Here are the 4 high-risk places for gluten cross-contamination:

1) Hidden gluten in a newly gluten free or gluten aware kitchen: When you’re new to gluten free living, it’s hard to know gluten cross contaminationexactly what to do to erase gluten from your kitchen completely. Left-over gluten is one of the main reasons people who have just started a gluten free diet report they feel great for a few days, then find they feel awful for a day to a week, even though they’re eating gluten free. In most cases they’ve been sabotaged by left-over gluten in their own kitchen.  (Note: If you haven’t seen our Tips to Prevent Cross-Contamination check it out here.)

2) Gluten cross-contamination in a shared kitchen: It can be tough to share a kitchen between gluten and gluten free foods — it takes commitment from every member of the household, not just those who are gluten free. If you don’t have that dedication and buy-in from everyone, those who need to be gluten free run the risk of exposure due to cross-contamination.  Gluten Free Labels helps reduce the risk of these scares.  Check them out here.

3) Restaurant meals, even meals billed as “gluten free.” Many restaurants do a decent job of delivering truly gluten free meals for their customers with celiac disease and gluten sensitivity. But in the vast majority of restaurants, your gluten free food is prepared in the main kitchen, and it can be difficult to prevent cross-contact under those circumstances. You can help by making certain the chef understands exactly what you need to make your meal safe, but any time you eat out, you run the risk of cross-contamination.  Check out our restaurant brochure to reduce cross contact here.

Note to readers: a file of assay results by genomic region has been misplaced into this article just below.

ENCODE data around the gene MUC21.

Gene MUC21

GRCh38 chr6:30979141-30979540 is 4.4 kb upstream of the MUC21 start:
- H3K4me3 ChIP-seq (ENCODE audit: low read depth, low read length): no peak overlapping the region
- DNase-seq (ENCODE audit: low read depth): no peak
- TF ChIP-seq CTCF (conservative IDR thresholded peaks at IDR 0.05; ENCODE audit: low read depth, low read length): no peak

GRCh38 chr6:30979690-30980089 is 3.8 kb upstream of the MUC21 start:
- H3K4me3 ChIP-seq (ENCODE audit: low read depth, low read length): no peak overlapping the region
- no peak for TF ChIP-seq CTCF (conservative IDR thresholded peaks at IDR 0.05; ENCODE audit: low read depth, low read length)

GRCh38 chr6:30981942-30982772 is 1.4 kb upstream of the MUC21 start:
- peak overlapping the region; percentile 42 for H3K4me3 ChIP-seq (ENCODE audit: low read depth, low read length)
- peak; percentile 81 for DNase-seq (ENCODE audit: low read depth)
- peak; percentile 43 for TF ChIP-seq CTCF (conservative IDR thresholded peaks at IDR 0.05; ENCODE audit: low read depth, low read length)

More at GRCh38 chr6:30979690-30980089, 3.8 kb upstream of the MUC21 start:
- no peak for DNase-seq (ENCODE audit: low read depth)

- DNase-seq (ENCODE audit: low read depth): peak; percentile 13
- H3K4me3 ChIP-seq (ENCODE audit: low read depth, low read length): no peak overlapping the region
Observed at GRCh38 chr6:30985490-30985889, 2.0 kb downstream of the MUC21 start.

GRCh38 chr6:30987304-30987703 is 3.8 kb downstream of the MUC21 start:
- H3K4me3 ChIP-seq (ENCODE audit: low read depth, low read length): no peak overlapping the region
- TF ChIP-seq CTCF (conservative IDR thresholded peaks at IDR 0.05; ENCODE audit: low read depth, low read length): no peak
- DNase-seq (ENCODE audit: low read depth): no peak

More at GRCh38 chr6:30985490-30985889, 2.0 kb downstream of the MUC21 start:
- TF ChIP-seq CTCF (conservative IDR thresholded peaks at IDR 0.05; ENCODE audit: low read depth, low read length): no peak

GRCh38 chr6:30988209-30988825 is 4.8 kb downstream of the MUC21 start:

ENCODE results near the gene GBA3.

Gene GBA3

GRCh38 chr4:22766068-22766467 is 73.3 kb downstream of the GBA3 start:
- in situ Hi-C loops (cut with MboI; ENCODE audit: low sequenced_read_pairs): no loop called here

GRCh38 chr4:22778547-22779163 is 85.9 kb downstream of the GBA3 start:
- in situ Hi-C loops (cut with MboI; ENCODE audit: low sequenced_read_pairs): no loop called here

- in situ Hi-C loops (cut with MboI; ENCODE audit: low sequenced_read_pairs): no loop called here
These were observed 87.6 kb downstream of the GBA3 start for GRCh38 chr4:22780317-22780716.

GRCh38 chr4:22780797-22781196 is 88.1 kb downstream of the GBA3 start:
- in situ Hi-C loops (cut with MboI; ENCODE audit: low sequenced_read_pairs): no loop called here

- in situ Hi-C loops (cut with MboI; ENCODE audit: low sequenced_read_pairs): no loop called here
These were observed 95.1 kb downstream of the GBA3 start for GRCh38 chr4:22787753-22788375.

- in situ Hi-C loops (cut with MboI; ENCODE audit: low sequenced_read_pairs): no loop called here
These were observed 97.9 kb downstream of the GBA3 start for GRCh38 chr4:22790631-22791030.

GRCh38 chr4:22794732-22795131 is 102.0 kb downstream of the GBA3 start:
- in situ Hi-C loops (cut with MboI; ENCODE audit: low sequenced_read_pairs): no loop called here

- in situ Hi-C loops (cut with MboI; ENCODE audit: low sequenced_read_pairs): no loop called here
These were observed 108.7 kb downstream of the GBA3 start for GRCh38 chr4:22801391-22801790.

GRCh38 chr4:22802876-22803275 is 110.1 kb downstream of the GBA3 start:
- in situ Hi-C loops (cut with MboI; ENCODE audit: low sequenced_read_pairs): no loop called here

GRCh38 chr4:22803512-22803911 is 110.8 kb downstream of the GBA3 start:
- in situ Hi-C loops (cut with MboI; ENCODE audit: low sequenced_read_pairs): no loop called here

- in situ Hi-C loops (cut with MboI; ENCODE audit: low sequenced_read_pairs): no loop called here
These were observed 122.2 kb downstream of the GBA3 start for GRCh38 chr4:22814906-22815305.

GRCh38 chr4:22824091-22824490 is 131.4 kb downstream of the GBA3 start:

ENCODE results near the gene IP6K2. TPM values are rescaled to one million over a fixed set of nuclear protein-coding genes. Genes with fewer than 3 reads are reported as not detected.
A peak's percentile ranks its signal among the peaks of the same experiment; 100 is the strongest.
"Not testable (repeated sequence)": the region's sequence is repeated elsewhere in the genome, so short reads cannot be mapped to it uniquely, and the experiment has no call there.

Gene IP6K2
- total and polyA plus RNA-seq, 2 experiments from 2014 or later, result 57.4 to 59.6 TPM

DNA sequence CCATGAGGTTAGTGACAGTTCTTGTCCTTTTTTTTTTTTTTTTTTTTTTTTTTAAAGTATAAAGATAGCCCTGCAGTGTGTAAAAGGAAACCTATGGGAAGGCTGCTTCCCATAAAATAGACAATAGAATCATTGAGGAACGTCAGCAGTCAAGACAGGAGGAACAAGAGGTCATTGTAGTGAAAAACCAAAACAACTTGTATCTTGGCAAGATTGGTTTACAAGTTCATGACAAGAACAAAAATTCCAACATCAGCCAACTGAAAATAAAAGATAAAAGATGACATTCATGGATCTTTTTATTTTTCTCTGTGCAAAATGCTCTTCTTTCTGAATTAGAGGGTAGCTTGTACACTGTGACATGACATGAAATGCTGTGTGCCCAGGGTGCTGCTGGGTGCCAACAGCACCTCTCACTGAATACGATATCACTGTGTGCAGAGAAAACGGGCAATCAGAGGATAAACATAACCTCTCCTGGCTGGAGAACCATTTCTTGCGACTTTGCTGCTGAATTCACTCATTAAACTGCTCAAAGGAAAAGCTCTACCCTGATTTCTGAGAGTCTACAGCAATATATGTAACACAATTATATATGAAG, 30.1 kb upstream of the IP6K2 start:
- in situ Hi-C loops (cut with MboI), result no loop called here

4) Food from a friend or relative’s kitchen that’s not quite gluten free enough: Let’s face it—friends and family mean well. But unless they are gluten sensitive themselves, most of our loved ones have a hard time understanding what it takes to prevent cross-contamination and prepare a truly gluten free meal. So be extremely cautious eating food prepared by a friend or a relative unless you’re standing there watching them make it. Otherwise, you run the risk of cross-contamination from kitchen utensils, cookware and gluten containing foods. Better to ruffle some feathers than to experience all-out gluten symptoms because you didn’t want to hurt their feelings.  Have you seen our article on “Entertaining a Gluten Free Guest?”

Make Gluten Free Labels your go-to weapon in the ongoing battle against gluten cross-contamination. Gluten Free Labels are bright orange, eye-catching, with a crystal clear message. Use dishwasher safe sticky labels on jars, condiments, tupperware, wrapped foods and more. Heat-proof, oven-safe silicone tags hang on cookware, kitchen tools, appliances, drawers, cabinets—anywhere in your gluten free zone. Handy toothpick flags are perfect for served foods, buffets, cookouts, more. See how Gluten Free Labels can reorganize your kitchen environment while adding peace of mind to every meal, whether you are eating on the go, out with friends, or dining at home.